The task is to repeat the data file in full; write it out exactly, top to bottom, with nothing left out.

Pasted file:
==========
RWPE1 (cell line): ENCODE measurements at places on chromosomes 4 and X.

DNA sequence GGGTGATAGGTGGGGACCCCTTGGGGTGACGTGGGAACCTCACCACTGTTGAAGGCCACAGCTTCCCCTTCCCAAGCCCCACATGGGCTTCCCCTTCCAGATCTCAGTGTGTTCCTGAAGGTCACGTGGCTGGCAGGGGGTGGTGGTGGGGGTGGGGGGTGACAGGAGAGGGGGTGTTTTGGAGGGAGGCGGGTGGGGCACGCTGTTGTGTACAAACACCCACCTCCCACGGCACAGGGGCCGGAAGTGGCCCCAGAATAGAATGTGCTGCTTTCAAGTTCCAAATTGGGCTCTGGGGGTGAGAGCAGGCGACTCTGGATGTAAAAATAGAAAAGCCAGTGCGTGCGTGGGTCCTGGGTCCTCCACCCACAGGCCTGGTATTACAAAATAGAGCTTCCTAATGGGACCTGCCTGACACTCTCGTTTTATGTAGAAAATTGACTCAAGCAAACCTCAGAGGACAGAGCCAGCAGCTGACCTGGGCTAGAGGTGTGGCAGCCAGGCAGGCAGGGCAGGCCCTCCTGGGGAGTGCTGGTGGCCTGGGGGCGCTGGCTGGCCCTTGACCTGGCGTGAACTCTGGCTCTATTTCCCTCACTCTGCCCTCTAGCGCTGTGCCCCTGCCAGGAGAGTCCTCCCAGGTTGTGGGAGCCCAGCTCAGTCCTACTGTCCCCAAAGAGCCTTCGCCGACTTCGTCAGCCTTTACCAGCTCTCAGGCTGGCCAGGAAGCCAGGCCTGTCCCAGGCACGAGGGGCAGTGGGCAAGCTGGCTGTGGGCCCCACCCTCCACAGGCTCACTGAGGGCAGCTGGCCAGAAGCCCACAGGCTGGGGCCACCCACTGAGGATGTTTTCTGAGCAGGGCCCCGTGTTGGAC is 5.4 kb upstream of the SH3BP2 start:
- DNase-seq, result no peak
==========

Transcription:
RWPE1 (cell line): ENCODE measurements at places on chromosomes 4 and X.

DNA sequence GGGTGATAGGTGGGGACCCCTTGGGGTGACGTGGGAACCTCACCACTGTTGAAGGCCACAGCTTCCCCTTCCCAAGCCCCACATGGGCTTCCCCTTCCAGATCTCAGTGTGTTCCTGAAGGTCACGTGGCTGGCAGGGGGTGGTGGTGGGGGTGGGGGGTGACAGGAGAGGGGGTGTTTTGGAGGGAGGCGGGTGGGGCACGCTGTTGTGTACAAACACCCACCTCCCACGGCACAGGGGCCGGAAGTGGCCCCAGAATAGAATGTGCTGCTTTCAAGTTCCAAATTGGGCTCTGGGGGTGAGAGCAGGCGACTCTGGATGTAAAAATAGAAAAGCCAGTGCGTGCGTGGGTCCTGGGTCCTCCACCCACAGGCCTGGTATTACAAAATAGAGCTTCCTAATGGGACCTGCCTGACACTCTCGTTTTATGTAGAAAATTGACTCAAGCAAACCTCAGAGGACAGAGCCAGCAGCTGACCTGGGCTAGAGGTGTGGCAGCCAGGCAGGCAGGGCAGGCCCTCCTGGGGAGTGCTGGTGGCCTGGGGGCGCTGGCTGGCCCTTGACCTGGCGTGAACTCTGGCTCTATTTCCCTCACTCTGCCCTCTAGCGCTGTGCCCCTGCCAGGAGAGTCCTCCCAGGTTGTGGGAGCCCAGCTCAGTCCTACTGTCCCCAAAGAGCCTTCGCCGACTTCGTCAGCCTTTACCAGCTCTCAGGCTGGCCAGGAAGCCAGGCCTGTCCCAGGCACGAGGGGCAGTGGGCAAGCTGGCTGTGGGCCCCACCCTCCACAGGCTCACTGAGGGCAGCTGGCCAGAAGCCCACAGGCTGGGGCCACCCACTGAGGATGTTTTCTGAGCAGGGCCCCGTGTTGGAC is 5.4 kb upstream of the SH3BP2 start:
- DNase-seq, result no peak